Types of Damp Proof Course

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Evelyn

Re: Types of Damp Proof Course

Post by Evelyn » Fri 17th Mar, 2006 4:22 pm

I add to what I posted above - yes, walls had certainly been damp, and that's why the bitumen/silver foil paper had been put there.

The fact that there was at least two foot of wall under the outside path, and the exterior pointing on a wall which receives a great deal of weather was very defective may have explained some of it...

Other causes - blocked ventilation, plastic sheet laid on top of flagstones, etc, were never mentioned either. It was all 'rising'...

This was a 'reputable' national firm...

I think you cannot extrapolate anything very meaningful from those Cardiff results without knowing a great deal more - and the solution (sorry about the pun) may have been something less destructive and expensive than chemical injection of course.

Matt - I have a pic I have taken of a large stone from one of our outbuildings, drilled in four places to inject - looks bloody awful, and I'm not terribly convinced it had any effect at all on 'rising damp'.

Maybe the lack of pointing would have contributed to any perceived problem

As with the holes drilled and injected into the interior wall of our pantry, a foot or two below the exterior ground level in a rubble stone wall.

I think there may have been a better and cheaper solution, which also involved less destruction.

GRC

Re: Types of Damp Proof Course

Post by GRC » Sat 18th Mar, 2006 9:43 am

High ground levels ain't rising damp - lateral penetration. Funny, seems to leave less salts behind than 'traditional' rd where water is *rising* up through a wall by capillarity.

Sorry, mate, but BRE are pretty competent at what they do, especailly Trotman, Saunders and Sharp - their Cardiff work was traditional rd; yes and it was active.

I was going to go through my last 25 years + of lab data but it would take too long.

Most evaporation takes place from surfaces - hence all things being equal (as they are usually not of course) water will rise higher in thick walls than thinner ones - all boils down to surface to volume ratio.

The salts do have some other effects other than moisture absorption - got some nice 'gold' wallpaper that turned green (no pun intended) when applied over a contamianted finish - the 'gold' is derived from copper salts.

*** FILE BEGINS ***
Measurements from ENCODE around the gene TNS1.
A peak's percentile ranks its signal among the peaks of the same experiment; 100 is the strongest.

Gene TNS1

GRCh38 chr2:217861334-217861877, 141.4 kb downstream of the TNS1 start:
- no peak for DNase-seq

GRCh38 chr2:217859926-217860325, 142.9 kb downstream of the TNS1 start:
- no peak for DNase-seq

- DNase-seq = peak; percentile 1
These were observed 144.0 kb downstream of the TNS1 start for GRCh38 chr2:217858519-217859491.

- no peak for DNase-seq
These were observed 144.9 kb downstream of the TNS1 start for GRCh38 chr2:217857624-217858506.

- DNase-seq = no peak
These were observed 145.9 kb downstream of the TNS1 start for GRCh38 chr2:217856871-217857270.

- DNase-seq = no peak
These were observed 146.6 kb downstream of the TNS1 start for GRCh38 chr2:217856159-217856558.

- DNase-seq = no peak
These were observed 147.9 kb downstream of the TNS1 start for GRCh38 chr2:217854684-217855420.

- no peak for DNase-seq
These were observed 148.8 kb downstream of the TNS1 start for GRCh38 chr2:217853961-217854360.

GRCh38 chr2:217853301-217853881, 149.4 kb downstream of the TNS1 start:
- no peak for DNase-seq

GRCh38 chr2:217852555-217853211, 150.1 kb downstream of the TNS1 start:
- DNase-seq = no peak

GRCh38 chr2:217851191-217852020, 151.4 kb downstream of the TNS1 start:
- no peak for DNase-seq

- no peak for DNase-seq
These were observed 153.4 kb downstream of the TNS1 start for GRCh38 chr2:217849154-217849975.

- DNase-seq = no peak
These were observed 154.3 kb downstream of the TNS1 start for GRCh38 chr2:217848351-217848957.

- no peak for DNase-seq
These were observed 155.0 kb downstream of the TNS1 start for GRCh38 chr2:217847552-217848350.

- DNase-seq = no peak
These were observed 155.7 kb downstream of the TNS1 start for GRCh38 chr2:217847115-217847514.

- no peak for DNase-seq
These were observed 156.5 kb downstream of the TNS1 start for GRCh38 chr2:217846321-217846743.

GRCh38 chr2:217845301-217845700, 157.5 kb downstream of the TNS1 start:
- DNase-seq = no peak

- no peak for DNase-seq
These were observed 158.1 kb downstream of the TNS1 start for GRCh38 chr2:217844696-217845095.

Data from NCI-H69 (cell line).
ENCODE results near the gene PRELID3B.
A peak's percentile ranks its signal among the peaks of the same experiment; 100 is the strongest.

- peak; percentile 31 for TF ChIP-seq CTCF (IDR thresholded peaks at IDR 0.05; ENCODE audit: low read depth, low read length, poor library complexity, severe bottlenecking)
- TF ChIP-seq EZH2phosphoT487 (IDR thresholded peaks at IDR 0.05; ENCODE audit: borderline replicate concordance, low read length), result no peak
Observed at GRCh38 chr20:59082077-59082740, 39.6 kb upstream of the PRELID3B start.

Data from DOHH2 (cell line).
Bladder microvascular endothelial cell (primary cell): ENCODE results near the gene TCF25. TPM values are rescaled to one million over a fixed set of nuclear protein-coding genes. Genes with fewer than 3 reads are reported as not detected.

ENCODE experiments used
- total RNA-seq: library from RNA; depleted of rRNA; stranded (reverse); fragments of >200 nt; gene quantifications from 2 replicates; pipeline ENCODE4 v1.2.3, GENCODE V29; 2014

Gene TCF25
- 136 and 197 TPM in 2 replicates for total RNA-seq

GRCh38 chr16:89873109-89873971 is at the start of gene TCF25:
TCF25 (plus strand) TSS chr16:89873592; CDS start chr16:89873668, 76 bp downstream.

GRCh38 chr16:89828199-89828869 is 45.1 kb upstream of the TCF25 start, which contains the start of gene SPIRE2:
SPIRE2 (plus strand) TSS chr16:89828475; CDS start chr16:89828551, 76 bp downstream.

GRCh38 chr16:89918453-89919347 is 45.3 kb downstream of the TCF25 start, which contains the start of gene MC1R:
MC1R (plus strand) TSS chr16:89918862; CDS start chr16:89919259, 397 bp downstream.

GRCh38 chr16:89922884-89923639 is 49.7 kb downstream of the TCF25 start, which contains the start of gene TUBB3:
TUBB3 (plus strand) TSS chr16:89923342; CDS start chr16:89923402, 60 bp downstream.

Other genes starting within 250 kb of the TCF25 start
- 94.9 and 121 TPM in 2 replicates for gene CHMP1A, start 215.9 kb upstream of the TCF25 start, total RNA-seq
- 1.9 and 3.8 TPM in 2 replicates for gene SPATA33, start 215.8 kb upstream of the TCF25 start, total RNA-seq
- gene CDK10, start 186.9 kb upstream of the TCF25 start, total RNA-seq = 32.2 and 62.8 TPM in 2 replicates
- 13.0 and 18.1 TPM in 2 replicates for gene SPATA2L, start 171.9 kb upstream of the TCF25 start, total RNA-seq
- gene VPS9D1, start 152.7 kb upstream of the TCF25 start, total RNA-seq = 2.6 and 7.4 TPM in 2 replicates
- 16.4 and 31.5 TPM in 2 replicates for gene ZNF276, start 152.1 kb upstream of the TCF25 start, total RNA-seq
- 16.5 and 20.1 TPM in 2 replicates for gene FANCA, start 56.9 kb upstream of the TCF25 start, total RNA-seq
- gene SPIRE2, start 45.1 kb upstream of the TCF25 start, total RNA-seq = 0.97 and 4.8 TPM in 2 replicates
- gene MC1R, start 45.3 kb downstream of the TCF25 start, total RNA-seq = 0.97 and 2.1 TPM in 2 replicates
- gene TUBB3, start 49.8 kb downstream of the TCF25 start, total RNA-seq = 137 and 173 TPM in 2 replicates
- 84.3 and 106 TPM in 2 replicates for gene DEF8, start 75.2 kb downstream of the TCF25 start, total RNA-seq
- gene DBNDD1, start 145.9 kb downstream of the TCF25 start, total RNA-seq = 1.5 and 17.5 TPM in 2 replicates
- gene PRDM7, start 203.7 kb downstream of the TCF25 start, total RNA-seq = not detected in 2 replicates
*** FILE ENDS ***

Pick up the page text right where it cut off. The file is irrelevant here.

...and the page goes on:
In domestic buildings over nearly 30 years I have only investigated 1 that was misdiagnosed - every one where there was a dispute over damp-proofing works rd was the base problem.

If the diagnosis of rd was that bad, ie, badly misdiagnosed, then treatment for such would be a waste of time and the dampness would continue - this does not appear to be the case.

The real question, however, is does it need attention? Severe rising damp is NOT common and where it is don't bother to rely on injection - it is highly unlikley to work in those dituations! Injection works well on dry walls though - never seen one fail yet - but does that sound too cynical?

In a nutshell that is the result of nearly 30 years of lab data - don't know if you have any to add, but as ever it would be interesting

GRC

Re: Types of Damp Proof Course

Post by GRC » Sat 18th Mar, 2006 9:47 am

Hi E,

You can get the *full* investigation from BRE - it is in the public domain - the work was undertaken by scientist and engineers.

AS stated to Matt they have spent many years investigating dampness in buildings - they are not fools and readily know the variables.

The Damp Man

Re: Types of Damp Proof Course

Post by The Damp Man » Sun 19th Mar, 2006 4:55 pm

Evelyn,

Can you please provide details of your experience
in the investigation of rising damp. Are you saying that BRE got it wrong, I dont think so.

Wake up women and accept that Rising Damp does exist and not everthing is due to high ground levels and drainage problems.

THE DAMP MAN

Evelyn

Re: Types of Damp Proof Course

Post by Evelyn » Sun 19th Mar, 2006 5:50 pm

I'm not saying anything at all - but I am aware of the limitations of any sort of research findings. As is Matt I'm sure.

Konrad now - he was equally as convinced damp didn't rise I recall.

I'm also concerned that far too much expensive and damaging intervention of the wrong sort happens because of 'rising damp' diagnosese.

It does make some people a living I appreciate.

Evelyn (very, very dry).

GRC

Re: Types of Damp Proof Course

Post by GRC » Mon 20th Mar, 2006 12:08 pm

Hi E,

There is a heck of a lot of data from BRE over the last 50+ years, and also a lot from the Australians and Italians. Much of this is not research data but field data. I think it is reasonable to accept that those involved in the above are not idiots, but are thinking scientists, engineers and building professionals. It is also very difficult to create rd in the lab - one just cannot re-create aged, old mortars.

My own field data other than from samples sent in indicates that RD is not uncommon BUT severe RD is, ie, where it is causing visible dampness/spoiling! (we are, of course, talking about older properties) Take a nice piece of Victorian lime mortar and stick it partially in water and see what happens.

Why RD occurs in some properties and not in others is still a bit of a mystery. For example, this house has 'dry' bickwork below the physical, but one just down the road is absolutely sopping below the physical dpc.

A friend of mine in the village owns the old forge (1700's?) - we drilled and sampled his walls and he had 'classic' rd with one heck of a salt problem to go with it - and there was a distinct visible problem.

Interesting though.

Regards

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